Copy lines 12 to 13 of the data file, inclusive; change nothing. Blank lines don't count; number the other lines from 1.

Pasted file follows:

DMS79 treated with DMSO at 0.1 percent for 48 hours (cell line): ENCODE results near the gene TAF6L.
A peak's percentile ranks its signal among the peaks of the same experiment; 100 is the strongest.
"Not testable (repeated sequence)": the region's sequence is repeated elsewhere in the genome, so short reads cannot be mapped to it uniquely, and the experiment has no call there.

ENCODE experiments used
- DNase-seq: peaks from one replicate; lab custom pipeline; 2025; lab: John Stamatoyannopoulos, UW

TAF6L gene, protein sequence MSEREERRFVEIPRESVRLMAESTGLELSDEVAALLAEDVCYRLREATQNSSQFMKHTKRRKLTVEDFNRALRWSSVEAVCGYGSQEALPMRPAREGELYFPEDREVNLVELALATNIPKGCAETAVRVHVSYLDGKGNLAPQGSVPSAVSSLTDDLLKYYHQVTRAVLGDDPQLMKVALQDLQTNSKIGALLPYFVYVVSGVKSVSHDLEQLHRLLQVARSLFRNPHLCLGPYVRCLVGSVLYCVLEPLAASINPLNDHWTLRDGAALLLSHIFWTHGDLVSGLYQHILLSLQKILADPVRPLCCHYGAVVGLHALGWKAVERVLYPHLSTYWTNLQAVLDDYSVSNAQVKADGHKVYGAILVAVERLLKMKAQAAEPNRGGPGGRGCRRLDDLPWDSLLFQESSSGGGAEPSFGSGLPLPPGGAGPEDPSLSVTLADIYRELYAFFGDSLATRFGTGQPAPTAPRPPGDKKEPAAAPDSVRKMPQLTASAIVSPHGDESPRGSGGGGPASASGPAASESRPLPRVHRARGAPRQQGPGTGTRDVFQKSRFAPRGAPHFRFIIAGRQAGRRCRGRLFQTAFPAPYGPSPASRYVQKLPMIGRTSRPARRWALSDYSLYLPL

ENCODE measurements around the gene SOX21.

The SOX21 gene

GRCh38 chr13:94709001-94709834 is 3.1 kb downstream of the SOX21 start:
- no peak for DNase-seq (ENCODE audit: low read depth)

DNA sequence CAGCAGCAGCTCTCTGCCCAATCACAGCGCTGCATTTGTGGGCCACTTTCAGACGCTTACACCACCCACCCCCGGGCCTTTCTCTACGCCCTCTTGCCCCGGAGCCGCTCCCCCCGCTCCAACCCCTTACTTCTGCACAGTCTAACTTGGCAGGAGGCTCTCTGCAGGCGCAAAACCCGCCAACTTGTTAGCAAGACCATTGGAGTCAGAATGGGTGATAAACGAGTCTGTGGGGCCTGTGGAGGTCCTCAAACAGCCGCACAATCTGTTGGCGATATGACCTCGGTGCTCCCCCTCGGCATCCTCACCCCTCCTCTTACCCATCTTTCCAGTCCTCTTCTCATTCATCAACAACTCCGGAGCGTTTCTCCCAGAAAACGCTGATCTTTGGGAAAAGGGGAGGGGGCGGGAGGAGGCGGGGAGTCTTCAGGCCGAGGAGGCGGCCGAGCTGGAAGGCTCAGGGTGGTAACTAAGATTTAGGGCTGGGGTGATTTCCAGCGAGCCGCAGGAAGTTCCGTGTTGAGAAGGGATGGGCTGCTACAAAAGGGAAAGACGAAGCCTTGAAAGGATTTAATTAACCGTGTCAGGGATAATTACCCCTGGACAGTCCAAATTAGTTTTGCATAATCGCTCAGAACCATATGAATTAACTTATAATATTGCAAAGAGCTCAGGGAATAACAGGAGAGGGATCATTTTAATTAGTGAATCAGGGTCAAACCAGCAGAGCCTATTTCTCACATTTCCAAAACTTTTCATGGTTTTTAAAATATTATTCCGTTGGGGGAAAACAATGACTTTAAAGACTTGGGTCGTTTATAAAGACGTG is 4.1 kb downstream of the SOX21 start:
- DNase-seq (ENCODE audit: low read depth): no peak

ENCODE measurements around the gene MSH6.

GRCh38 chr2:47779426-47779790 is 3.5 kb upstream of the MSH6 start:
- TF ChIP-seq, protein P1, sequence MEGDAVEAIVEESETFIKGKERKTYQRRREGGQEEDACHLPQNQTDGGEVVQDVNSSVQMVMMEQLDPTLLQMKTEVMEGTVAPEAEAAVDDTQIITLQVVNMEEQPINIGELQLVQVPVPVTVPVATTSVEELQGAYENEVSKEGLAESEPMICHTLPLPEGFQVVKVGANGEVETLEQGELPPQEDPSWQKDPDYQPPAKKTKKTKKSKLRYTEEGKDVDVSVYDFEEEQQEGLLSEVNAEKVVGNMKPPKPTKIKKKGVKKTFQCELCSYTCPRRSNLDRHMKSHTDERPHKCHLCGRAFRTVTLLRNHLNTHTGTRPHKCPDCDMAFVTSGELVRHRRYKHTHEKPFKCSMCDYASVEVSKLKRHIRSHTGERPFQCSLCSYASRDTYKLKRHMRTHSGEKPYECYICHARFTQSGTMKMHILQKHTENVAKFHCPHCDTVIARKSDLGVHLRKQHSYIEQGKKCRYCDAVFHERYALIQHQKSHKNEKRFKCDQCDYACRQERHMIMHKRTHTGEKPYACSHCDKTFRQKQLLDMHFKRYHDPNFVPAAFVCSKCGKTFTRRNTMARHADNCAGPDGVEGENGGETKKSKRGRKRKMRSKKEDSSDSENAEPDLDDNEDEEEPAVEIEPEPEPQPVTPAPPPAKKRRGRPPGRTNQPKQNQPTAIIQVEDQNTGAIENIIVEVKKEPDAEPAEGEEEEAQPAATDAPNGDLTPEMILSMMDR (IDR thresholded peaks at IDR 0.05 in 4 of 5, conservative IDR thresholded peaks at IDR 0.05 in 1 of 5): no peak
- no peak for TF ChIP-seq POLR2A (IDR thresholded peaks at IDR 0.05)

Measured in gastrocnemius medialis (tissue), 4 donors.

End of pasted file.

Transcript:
- DNase-seq (ENCODE audit: low read depth): no peak

ENCODE measurements around the gene MSH6.